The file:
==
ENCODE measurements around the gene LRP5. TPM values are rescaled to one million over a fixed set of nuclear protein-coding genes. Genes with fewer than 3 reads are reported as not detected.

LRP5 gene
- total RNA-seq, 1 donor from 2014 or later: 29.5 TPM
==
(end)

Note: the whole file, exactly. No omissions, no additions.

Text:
ENCODE measurements around the gene LRP5. TPM values are rescaled to one million over a fixed set of nuclear protein-coding genes. Genes with fewer than 3 reads are reported as not detected.

LRP5 gene
- total RNA-seq, 1 donor from 2014 or later: 29.5 TPM